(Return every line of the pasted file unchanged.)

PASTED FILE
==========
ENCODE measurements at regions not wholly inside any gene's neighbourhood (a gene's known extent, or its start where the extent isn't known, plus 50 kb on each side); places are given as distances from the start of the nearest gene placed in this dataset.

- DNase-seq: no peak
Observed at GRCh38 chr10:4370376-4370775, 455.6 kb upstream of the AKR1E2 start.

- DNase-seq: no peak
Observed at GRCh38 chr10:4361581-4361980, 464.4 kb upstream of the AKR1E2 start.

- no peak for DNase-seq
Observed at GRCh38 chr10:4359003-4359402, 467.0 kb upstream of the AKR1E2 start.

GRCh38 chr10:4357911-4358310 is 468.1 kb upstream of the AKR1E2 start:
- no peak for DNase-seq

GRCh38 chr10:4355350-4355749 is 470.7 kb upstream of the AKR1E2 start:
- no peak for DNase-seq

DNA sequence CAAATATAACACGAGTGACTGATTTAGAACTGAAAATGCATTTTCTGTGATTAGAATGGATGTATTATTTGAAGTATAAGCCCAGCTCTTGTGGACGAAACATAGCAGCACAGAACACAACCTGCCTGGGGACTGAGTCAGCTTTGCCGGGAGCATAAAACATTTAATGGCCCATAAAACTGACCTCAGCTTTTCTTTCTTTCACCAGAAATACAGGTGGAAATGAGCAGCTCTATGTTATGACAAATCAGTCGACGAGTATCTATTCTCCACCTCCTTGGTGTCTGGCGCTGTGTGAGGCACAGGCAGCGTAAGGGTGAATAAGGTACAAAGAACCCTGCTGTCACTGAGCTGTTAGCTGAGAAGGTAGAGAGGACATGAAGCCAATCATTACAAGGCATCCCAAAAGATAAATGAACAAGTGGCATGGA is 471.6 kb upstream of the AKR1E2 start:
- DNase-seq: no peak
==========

ENCODE measurements at regions not wholly inside any gene's neighbourhood (a gene's known extent, or its start where the extent isn't known, plus 50 kb on each side); places are given as distances from the start of the nearest gene placed in this dataset.

- DNase-seq: no peak
Observed at GRCh38 chr10:4370376-4370775, 455.6 kb upstream of the AKR1E2 start.

- DNase-seq: no peak
Observed at GRCh38 chr10:4361581-4361980, 464.4 kb upstream of the AKR1E2 start.

- no peak for DNase-seq
Observed at GRCh38 chr10:4359003-4359402, 467.0 kb upstream of the AKR1E2 start.

GRCh38 chr10:4357911-4358310 is 468.1 kb upstream of the AKR1E2 start:
- no peak for DNase-seq

GRCh38 chr10:4355350-4355749 is 470.7 kb upstream of the AKR1E2 start:
- no peak for DNase-seq

DNA sequence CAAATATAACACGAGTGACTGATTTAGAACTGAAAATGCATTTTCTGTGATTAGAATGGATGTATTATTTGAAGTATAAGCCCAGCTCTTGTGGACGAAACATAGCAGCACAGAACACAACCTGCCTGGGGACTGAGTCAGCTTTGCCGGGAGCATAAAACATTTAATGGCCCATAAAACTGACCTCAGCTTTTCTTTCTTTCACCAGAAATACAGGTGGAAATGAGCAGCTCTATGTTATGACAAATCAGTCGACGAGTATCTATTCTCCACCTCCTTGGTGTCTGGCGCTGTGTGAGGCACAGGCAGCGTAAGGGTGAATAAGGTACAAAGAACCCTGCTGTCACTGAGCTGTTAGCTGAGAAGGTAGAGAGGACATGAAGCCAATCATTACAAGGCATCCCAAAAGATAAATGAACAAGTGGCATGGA is 471.6 kb upstream of the AKR1E2 start:
- DNase-seq: no peak